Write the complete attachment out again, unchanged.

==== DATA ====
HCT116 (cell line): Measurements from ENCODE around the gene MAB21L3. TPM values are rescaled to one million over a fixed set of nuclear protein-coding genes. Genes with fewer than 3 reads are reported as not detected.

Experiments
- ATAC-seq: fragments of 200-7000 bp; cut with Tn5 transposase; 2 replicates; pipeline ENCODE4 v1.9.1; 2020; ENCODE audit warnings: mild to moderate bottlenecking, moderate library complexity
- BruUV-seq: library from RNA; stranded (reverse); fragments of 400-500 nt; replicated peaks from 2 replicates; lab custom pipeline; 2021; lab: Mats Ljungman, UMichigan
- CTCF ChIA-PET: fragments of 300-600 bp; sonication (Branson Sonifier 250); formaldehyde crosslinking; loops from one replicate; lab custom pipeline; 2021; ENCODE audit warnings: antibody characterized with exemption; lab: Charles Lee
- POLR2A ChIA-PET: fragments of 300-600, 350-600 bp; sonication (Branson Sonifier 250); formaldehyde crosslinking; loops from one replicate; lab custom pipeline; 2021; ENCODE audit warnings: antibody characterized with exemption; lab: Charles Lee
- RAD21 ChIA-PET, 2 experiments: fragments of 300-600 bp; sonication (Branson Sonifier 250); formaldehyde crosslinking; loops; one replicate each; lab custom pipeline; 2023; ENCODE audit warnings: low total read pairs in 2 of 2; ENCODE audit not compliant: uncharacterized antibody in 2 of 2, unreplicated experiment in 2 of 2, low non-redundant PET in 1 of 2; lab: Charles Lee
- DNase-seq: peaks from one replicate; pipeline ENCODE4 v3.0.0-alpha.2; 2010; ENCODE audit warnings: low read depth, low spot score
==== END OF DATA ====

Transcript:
HCT116 (cell line): Measurements from ENCODE around the gene MAB21L3. TPM values are rescaled to one million over a fixed set of nuclear protein-coding genes. Genes with fewer than 3 reads are reported as not detected.

Experiments
- ATAC-seq: fragments of 200-7000 bp; cut with Tn5 transposase; 2 replicates; pipeline ENCODE4 v1.9.1; 2020; ENCODE audit warnings: mild to moderate bottlenecking, moderate library complexity
- BruUV-seq: library from RNA; stranded (reverse); fragments of 400-500 nt; replicated peaks from 2 replicates; lab custom pipeline; 2021; lab: Mats Ljungman, UMichigan
- CTCF ChIA-PET: fragments of 300-600 bp; sonication (Branson Sonifier 250); formaldehyde crosslinking; loops from one replicate; lab custom pipeline; 2021; ENCODE audit warnings: antibody characterized with exemption; lab: Charles Lee
- POLR2A ChIA-PET: fragments of 300-600, 350-600 bp; sonication (Branson Sonifier 250); formaldehyde crosslinking; loops from one replicate; lab custom pipeline; 2021; ENCODE audit warnings: antibody characterized with exemption; lab: Charles Lee
- RAD21 ChIA-PET, 2 experiments: fragments of 300-600 bp; sonication (Branson Sonifier 250); formaldehyde crosslinking; loops; one replicate each; lab custom pipeline; 2023; ENCODE audit warnings: low total read pairs in 2 of 2; ENCODE audit not compliant: uncharacterized antibody in 2 of 2, unreplicated experiment in 2 of 2, low non-redundant PET in 1 of 2; lab: Charles Lee
- DNase-seq: peaks from one replicate; pipeline ENCODE4 v3.0.0-alpha.2; 2010; ENCODE audit warnings: low read depth, low spot score